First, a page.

The grocery store of choice near where I will be living is Albert Heijn. Although it’s nowhere near the typical size of an American grocery store (maybe 12 or so aisles) it works for most things. The store itself is on the lower level, with escalators allowing access from street level. When the escalators are functioning of course; one time they were broken for about 5 weeks straight. I considered taking a picture of the negative comments a customer left on the official “We’re sorry” note but didn’t…
Some of the things that surprised me included how much stuff was in boxes, including the melk (milk), though that is pretty normal for the Netherlands I believe. I was also surprised to learn that you could break up a pack of drinks – if you only wanted 1 beer out of the 6 pack, feel free to grab it and buy only the one.
I also enjoyed walking down the chips aisle. You do see a lot of different flavors there – for example, Lay’s Ham flavored potato chips. Barbecue ham (I think), which I never tried. However, I did grow fond of paprika chips, especially the Albert Heijn brand. YUM!
At the moment I consume a lot of mustard — I just slather it on. Specifically yellow mustard, which was the only mustard I knew about growing up outside of Chicago. Moving to the east coast did introduce me to spicy brown mustard, but it wasn’t the same. The picture above is of the “American section” at the closest Albert Heijn – it’s really just a few shelves worth of things. I will point out that the barbecue sauce to the right of the mustard is not that good – at least when you consider I like spicy/tangy barbecues sauces, not sweet ones. So I might still be shipping in some barbecue sauce from Amazon UK or similar.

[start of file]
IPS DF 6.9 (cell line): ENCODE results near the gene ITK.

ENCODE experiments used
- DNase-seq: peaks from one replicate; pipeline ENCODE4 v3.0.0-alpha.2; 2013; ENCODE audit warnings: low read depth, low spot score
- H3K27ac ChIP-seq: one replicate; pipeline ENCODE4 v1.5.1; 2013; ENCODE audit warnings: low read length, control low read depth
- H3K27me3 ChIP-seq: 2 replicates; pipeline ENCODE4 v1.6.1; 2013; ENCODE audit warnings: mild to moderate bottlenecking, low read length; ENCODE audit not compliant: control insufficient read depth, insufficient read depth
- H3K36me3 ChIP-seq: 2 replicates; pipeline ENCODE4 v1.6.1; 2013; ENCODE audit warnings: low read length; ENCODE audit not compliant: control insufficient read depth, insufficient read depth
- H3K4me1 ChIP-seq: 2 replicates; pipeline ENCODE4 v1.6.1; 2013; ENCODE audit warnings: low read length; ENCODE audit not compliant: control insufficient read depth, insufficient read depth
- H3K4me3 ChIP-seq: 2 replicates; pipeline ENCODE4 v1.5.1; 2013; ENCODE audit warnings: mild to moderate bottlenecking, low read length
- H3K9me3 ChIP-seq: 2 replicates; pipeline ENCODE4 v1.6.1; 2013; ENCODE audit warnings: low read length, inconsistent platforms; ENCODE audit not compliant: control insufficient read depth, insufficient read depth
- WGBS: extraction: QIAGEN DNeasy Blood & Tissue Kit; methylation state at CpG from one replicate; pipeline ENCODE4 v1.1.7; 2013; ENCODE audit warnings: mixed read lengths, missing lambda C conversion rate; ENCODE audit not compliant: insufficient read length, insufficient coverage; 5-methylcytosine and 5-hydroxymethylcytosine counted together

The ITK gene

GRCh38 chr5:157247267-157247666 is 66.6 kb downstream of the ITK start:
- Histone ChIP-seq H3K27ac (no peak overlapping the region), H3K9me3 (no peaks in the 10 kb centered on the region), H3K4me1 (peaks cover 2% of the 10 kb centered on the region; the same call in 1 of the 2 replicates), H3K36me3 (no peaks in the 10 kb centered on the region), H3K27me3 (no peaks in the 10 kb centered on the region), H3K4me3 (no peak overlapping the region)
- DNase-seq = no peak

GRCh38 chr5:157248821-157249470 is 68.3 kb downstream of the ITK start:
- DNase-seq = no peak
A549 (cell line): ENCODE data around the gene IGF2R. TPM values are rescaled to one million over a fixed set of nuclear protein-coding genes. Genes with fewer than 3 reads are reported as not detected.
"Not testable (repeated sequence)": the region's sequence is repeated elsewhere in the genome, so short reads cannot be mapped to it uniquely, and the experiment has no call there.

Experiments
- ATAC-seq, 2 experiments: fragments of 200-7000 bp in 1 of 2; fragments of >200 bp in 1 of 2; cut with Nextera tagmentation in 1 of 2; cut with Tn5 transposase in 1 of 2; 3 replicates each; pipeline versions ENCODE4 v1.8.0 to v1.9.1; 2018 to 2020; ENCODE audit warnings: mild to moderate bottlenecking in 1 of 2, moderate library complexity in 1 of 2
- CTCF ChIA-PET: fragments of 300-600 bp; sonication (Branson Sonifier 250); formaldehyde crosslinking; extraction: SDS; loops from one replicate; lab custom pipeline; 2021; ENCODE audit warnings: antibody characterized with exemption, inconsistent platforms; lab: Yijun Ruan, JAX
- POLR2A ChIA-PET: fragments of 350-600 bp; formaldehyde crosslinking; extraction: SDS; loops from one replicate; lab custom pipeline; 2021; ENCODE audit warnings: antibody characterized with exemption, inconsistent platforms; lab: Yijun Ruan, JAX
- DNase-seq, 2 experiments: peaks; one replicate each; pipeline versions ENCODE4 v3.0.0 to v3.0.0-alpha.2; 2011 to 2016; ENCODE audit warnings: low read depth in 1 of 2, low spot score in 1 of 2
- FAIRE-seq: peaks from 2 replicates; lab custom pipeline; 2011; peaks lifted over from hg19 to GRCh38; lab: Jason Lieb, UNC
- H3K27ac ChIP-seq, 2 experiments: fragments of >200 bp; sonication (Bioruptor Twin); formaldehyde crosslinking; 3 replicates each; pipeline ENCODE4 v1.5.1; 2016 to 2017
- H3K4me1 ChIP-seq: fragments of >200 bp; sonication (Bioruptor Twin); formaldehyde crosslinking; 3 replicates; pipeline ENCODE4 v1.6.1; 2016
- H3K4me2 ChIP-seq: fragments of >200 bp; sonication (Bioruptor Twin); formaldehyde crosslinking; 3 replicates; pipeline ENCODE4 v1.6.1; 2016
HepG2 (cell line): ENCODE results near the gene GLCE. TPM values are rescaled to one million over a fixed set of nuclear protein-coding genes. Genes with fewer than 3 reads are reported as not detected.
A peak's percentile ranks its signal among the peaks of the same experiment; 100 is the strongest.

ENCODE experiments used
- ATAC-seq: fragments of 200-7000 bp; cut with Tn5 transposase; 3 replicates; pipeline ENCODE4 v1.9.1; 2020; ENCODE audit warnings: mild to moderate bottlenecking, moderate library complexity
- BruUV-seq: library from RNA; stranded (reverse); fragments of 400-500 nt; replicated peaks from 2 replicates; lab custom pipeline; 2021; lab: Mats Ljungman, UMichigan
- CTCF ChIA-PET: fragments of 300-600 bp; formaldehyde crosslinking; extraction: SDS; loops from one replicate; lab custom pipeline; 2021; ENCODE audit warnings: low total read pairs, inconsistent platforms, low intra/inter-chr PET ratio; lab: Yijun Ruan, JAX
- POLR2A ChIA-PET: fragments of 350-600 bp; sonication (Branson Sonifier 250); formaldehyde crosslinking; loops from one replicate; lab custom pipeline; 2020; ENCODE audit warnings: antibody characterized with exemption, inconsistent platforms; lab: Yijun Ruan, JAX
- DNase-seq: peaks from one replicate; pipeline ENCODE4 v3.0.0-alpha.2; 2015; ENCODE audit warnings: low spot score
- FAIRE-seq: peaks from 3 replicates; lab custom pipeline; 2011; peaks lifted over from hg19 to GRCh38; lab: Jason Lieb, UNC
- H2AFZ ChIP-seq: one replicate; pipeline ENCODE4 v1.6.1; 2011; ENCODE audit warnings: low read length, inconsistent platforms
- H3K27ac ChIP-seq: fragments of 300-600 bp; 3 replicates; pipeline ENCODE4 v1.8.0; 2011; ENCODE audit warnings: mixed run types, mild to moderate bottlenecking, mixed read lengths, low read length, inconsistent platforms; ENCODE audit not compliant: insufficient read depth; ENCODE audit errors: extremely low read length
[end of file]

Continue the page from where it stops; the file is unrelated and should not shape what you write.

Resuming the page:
Here you have two foods that were introduced around my first trip to the Netherlands in 2010 — they were there a bit before that, I think. But when they first appeared on the shelves, the cheese curls on the left were pretty good. And then after a few months, the quality declined, until they were mostly good as “drunk food”. Originally they were a lot more crunchy.
Another interesting thing was when it came time to pay. If you want a bag to put your items in, you must pay half a euro for the bag. However there are a lot of places in America that charge for bags as well and I must admit the bag you get is very big, sturdy, and reusable. Also, after you pay for your items, you are expected to bag your own items (fine by me). There is a divider that the cashier moves either to the left or right – that way you have time to pack your items while the cashier is also scanning the next customer’s items.
Finally, a guilty pleasure of mine: stroopwafel ice cream [note: 4.7MB – might load slow].